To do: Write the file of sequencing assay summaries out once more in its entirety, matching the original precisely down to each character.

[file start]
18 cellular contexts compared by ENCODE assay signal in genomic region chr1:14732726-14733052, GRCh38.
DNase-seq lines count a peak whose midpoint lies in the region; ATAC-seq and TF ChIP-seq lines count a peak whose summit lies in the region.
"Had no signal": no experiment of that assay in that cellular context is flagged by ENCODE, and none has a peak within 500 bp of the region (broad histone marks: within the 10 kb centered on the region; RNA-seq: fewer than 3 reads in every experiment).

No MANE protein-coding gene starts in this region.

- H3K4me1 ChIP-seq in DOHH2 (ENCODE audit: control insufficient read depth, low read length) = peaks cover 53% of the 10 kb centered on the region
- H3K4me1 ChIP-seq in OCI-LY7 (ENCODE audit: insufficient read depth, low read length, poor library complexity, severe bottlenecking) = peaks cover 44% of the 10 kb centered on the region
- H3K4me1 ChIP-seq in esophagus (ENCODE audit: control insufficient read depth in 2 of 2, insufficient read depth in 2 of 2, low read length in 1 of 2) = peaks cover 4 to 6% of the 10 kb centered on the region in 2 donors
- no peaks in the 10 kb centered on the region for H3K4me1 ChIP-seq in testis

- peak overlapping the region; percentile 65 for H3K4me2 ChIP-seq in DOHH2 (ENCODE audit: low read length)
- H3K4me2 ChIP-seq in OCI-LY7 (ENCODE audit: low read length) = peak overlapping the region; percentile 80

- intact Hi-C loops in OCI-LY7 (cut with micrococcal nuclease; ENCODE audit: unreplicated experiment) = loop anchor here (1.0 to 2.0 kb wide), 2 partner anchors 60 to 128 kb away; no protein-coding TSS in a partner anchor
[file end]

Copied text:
18 cellular contexts compared by ENCODE assay signal in genomic region chr1:14732726-14733052, GRCh38.
DNase-seq lines count a peak whose midpoint lies in the region; ATAC-seq and TF ChIP-seq lines count a peak whose summit lies in the region.
"Had no signal": no experiment of that assay in that cellular context is flagged by ENCODE, and none has a peak within 500 bp of the region (broad histone marks: within the 10 kb centered on the region; RNA-seq: fewer than 3 reads in every experiment).

No MANE protein-coding gene starts in this region.

- H3K4me1 ChIP-seq in DOHH2 (ENCODE audit: control insufficient read depth, low read length) = peaks cover 53% of the 10 kb centered on the region
- H3K4me1 ChIP-seq in OCI-LY7 (ENCODE audit: insufficient read depth, low read length, poor library complexity, severe bottlenecking) = peaks cover 44% of the 10 kb centered on the region
- H3K4me1 ChIP-seq in esophagus (ENCODE audit: control insufficient read depth in 2 of 2, insufficient read depth in 2 of 2, low read length in 1 of 2) = peaks cover 4 to 6% of the 10 kb centered on the region in 2 donors
- no peaks in the 10 kb centered on the region for H3K4me1 ChIP-seq in testis

- peak overlapping the region; percentile 65 for H3K4me2 ChIP-seq in DOHH2 (ENCODE audit: low read length)
- H3K4me2 ChIP-seq in OCI-LY7 (ENCODE audit: low read length) = peak overlapping the region; percentile 80

- intact Hi-C loops in OCI-LY7 (cut with micrococcal nuclease; ENCODE audit: unreplicated experiment) = loop anchor here (1.0 to 2.0 kb wide), 2 partner anchors 60 to 128 kb away; no protein-coding TSS in a partner anchor